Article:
Employers must ensure they’re fully up to speed with PAYE Settlement Agreements (PSAs) if they’re to avoid leaving their staff with an unexpected personal tax bill.
Interest in PSAs has increased significantly because of a recent trend for employers to provide more employee entertainment benefits, usually in the form of social or team-building events.
As businesses move to agile working arrangements, with staff spending less time at the office, some employers are understandably putting on multiple staff team-building events.
While a traditional annual Christmas party, for example, is exempt from tax if it costs £150 or less per employee, staging several staff events in one single year is likely to exceed exemptions and be taxable as employee entertainment benefits.
To sidestep adding to employees’ income tax liabilities and national insurance contributions (NICs), increasing numbers of businesses are picking up the bill for these entertainment benefits themselves by taking advantage of PSAs.
Misunderstanding over PSA deadlines
However, some firms are missing out on this opportunity owing to PSA deadlines. Crucially, to make use of a PSA, businesses must first get approval from HMRC and the deadline for applying for a PSA is the 5 July following the first tax year it applies to.
After getting the go-ahead from HMRC, businesses must then report and pay any tax and national insurance owed by 22 October after the tax year the PSA applies to (19 October if you pay by post). Once HMRC has approved a PSA, it remains in place until the business or HMRC want to make a change to it.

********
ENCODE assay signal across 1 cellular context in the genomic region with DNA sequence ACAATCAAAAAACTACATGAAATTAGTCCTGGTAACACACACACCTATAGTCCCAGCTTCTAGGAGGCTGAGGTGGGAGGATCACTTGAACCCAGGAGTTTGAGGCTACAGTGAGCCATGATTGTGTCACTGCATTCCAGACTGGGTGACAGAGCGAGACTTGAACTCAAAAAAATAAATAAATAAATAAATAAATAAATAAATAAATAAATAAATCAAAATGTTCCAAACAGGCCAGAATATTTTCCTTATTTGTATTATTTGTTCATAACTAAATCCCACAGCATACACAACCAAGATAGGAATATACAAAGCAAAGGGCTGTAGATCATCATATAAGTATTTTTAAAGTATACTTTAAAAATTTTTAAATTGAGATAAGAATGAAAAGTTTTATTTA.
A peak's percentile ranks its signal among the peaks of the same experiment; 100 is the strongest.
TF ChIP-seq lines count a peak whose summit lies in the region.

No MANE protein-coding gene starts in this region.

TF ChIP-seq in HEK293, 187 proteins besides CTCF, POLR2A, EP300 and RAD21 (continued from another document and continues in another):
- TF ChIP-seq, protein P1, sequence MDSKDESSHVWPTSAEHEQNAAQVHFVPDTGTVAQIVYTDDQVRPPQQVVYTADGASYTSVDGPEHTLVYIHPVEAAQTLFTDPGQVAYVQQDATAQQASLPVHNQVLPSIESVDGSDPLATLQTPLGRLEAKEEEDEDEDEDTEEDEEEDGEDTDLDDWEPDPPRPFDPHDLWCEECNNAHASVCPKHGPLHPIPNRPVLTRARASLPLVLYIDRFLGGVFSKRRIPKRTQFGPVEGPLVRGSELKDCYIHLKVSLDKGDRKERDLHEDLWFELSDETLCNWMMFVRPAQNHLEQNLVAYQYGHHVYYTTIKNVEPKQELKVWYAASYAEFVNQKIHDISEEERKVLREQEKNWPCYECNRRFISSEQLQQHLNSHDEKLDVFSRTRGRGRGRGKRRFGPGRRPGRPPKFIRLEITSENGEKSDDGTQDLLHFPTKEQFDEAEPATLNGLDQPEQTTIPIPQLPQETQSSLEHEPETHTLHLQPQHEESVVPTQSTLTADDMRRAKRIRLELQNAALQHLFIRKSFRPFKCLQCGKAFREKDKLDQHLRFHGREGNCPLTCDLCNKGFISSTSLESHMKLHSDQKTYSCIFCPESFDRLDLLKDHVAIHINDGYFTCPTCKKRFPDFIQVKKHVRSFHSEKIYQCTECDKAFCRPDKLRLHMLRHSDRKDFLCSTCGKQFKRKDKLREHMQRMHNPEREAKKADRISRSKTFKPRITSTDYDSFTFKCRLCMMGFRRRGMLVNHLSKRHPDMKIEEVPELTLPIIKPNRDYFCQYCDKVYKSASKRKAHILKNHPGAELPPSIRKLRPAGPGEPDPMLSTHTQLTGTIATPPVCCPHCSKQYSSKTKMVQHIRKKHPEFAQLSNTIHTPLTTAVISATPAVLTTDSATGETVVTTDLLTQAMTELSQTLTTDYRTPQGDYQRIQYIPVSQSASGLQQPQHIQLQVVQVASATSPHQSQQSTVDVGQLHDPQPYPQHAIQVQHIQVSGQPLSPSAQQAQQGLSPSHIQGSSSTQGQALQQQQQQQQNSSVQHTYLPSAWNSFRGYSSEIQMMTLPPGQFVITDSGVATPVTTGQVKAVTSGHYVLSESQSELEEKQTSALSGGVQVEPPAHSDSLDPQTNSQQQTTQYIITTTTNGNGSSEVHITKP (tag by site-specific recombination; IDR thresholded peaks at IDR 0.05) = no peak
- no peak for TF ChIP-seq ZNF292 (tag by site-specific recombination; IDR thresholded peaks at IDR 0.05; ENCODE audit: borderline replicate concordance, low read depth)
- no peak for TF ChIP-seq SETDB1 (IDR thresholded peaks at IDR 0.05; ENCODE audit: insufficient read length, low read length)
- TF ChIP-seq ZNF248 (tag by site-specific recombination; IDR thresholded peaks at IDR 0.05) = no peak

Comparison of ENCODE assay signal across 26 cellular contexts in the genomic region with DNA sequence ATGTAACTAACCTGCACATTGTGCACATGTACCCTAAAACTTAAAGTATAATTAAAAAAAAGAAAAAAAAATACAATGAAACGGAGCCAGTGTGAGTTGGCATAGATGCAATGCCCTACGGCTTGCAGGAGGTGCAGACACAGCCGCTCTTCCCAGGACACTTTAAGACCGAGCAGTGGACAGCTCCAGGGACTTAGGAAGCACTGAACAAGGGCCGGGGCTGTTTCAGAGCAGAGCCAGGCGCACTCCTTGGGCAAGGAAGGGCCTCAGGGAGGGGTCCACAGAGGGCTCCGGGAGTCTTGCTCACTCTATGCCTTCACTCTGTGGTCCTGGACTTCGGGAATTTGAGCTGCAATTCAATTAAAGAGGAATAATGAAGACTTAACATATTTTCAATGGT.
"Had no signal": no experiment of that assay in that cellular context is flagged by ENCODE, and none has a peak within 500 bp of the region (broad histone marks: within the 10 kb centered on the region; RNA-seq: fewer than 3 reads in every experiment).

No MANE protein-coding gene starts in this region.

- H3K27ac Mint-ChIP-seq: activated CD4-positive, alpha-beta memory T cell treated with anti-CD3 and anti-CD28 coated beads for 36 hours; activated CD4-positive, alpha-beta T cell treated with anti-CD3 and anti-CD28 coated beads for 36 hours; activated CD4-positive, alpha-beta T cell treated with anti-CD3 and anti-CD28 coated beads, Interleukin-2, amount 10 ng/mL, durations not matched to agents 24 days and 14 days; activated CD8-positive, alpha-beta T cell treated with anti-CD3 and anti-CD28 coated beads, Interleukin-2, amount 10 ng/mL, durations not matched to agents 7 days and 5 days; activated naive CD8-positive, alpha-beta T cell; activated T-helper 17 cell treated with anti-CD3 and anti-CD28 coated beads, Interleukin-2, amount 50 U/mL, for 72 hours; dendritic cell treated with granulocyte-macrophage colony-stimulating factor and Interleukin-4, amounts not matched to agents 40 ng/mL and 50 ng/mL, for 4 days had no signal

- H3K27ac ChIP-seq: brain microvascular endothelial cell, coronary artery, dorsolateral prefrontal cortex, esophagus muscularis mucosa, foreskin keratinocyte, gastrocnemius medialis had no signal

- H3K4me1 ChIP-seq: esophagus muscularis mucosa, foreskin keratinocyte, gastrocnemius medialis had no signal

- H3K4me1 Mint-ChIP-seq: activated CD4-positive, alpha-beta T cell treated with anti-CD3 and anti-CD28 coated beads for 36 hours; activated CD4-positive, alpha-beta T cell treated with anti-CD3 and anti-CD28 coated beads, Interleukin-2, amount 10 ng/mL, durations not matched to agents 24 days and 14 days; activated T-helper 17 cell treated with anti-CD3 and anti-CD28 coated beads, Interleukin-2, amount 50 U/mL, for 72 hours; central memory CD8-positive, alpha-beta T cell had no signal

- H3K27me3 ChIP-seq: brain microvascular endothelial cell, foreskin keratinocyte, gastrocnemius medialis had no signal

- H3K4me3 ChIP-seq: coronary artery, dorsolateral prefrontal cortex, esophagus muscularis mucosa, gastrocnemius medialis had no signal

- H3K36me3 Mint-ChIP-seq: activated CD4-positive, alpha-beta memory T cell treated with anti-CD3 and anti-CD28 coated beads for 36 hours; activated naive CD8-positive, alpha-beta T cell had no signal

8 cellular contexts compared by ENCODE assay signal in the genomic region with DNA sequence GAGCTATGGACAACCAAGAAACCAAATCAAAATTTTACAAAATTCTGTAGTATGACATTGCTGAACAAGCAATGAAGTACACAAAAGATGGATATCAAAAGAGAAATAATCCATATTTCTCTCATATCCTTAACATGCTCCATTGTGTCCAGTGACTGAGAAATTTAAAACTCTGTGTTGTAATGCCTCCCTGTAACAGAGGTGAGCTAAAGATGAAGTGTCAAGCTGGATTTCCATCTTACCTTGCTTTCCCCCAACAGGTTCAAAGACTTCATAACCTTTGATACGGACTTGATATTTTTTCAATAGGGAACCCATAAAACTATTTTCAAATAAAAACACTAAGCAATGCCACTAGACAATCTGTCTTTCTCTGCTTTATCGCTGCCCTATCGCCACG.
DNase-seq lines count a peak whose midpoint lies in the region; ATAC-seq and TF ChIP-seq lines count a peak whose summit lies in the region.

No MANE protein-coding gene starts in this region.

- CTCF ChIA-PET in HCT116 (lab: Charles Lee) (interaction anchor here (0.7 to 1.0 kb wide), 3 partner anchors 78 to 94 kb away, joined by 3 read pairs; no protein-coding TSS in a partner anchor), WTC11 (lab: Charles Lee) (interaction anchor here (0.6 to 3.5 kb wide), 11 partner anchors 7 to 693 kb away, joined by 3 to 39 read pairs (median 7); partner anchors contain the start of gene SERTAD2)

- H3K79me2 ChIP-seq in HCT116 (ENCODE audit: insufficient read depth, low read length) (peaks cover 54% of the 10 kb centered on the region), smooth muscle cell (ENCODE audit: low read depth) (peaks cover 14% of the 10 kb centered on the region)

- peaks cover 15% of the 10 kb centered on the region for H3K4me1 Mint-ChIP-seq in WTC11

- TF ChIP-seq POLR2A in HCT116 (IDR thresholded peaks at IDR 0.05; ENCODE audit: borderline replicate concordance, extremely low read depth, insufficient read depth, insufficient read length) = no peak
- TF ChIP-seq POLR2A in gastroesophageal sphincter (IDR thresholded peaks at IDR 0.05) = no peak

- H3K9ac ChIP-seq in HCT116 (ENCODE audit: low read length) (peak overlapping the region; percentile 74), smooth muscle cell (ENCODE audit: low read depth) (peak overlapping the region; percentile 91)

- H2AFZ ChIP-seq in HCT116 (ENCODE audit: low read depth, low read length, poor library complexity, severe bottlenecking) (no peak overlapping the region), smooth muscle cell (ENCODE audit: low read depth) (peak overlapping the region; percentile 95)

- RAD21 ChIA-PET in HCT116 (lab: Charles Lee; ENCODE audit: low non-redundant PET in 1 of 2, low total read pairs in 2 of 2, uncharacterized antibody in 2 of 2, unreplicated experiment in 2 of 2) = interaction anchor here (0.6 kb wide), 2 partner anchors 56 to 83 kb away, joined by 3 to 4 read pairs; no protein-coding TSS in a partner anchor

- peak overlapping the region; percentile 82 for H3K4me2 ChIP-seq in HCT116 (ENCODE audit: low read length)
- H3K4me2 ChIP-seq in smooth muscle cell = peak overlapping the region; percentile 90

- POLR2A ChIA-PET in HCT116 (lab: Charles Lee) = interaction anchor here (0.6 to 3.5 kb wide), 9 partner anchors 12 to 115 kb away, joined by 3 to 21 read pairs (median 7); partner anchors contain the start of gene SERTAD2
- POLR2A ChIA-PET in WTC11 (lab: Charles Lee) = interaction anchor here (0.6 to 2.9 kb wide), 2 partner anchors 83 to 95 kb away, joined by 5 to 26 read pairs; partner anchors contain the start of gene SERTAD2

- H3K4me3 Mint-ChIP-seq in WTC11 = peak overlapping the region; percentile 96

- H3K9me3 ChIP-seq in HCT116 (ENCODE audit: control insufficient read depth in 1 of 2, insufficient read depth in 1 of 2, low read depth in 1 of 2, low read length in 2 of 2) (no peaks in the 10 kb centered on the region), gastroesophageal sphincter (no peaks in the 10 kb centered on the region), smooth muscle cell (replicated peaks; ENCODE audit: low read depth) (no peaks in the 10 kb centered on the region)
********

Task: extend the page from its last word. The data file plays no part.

Expenses or benefits that qualify for a PSA
A PSA doesn’t just cover entertainment benefits for employees. It allows a business to make one annual payment to cover all the tax and national insurance due on “minor, irregular or impracticable expenses or benefits for your employees”.
However, a PSA will not include wages, or other cash payments, and high-value benefits like company cars.
Staff entertainment often comes under impracticable expenses or benefits, which are defined as difficult to place a value on or apportion between individual employees. It can also qualify as a minor expense or benefit if it is a ticket to an event.
Other minor examples are:
- incentive awards, for example, for long-service
- telephone bills
- small gifts and vouchers
- non-business expenses while travelling overnight on business that are over the daily limit.
Qualifying irregular expenses or benefits are those not paid at regular intervals over the course of a tax year. Examples include:
- relocation expenses over £8,000 (these are tax-free below £8,000)
- the cost of attending overseas conferences
- expenses of a spouse accompanying an employee abroad
- use of a company holiday flat.
Businesses that succeed in getting a PSA for qualifying expenses and benefits will not need to put them through payroll to work out tax and national insurance.
They also won’t pay class 1A NICs on them at the end of the tax year as they will pay class 1B NICs as part of the PSA instead. In addition, items covered by a PSA will not need to be included in a business’s end-of- year P11D form.
Shipleys helps several of its clients in submitting both P11D forms to HMRC and in applying for PSAs. For further advice and information, please speak to your usual Shipleys contact or one of our team of specialists on this page.
Specific advice should be obtained before taking action, or refraining from taking action, in relation to this summary. If you would like advice or further information, please speak to your usual Shipleys contact.
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